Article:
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Labour code bill

Date: 22 November 2019 Tags: Bills & Laws


The Union Cabinet has approved The Industrial Relations Code Bill, 2019, which proposes to amalgamate The Trade Unions Act, 1926, The Industrial Employment (Standing Orders) Act, 1946, and The Industrial Disputes Act, 1947.



The government had floated a draft Note for the Cabinet along with The Labour Code on Industrial Relations Bill, for inter-ministerial consultations. This is the third Code in the government’s proposed codification of central labour laws into four Codes.



  • Parliament has already approved The Code on Wages, 2019. The Occupational Safety, Health and Working Conditions Code was introduced in Lok Sabha in July, and is now with the Standing Committee on Labour.

  • The most important aspect of the Bill is that it presents the legal framework for ushering in the concept of ‘fixed-term employment’ through contract workers on a pan-India basis.

  • The move to include it in a central law will help in wider reach, and states are expected to follow similar applicability. The bill will insure the pan-India impact of the move.


  • The threshold required for government permission for retrenchment has been kept unchanged at 100 employees, as against the proposal for 300 employees in an earlier draft of the Bill, which was opposed by trade unions.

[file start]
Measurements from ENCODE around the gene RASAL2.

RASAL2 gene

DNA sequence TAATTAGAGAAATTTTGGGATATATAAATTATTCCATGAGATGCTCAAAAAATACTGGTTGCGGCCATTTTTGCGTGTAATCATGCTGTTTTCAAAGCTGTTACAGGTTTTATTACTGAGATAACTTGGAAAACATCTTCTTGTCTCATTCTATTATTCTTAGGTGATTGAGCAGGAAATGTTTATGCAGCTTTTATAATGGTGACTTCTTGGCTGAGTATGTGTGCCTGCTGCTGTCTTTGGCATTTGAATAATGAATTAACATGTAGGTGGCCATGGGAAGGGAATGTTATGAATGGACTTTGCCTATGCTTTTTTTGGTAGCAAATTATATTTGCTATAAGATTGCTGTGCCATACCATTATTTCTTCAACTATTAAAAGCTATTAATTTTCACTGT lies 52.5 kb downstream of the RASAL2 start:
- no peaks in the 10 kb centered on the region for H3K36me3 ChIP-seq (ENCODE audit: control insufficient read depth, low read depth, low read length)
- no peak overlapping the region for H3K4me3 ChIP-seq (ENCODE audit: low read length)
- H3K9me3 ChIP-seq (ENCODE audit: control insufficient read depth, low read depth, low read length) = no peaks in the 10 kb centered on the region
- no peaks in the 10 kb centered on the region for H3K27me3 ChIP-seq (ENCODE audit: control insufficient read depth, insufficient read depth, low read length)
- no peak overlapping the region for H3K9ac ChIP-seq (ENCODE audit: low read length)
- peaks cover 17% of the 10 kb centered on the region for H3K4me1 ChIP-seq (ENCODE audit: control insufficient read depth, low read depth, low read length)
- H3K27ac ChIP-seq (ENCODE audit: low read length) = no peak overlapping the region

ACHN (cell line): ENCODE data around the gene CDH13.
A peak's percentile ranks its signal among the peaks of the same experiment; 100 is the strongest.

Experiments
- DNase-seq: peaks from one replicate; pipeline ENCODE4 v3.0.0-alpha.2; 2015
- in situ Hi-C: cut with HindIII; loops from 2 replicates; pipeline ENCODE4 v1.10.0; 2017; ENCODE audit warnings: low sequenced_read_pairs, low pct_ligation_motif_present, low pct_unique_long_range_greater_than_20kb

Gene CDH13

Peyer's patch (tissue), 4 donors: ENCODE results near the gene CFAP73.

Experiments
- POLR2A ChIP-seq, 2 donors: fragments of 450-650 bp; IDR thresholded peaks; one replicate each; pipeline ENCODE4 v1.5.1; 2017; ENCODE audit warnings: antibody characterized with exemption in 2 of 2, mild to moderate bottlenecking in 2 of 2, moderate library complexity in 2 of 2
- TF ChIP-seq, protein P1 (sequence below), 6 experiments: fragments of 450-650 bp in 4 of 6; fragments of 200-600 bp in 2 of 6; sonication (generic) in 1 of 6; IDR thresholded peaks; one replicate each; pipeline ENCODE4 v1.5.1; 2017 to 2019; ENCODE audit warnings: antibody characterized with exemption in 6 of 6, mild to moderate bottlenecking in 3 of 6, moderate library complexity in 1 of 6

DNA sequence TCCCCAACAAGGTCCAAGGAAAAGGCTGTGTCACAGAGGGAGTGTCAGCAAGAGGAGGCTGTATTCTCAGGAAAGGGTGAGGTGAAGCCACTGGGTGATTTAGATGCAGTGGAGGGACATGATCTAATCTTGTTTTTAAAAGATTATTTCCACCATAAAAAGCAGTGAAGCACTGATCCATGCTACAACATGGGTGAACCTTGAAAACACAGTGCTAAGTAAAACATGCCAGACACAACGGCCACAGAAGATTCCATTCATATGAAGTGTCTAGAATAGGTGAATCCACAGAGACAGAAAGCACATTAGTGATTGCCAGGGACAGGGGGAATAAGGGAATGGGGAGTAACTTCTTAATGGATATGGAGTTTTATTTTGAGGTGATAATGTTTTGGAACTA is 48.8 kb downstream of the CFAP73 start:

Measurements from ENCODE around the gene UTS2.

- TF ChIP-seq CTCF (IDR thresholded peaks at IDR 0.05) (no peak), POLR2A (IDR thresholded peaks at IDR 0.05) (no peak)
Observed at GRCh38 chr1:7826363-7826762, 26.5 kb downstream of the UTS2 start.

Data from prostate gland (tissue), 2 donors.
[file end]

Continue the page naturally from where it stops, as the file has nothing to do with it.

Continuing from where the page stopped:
• With the introduction of fixed-term employment, companies will be able to hire workers directly under a fixed-term contract, with the flexibility to tweak the length of the contract based on the seasonality of industry.

  • These workers will be treated on a par with regular workers during the tenure of the contract.


  • The provision of fixed-term employment helps in the flow of social security benefits to all workers along with making it easier for companies to hire and fire in The Industrial Relations Code Bill.

  • Fixed-term employment will help in keeping salaries and facilities to workers such as PF, gratuity, and medical benefits, the same as those for permanent labour.

  • Inclusion in the central law will help in applicability of fixed-term employment uniformly across the country.


  • The unclear provision regarding retrenchment would lead to uncertainty, and discretionary behaviour during implementation by the central or state government.

  • The discretion in law leads to uncertainty, lack of clarity, discriminatory implementation, and provides scope for unnecessary usage. 

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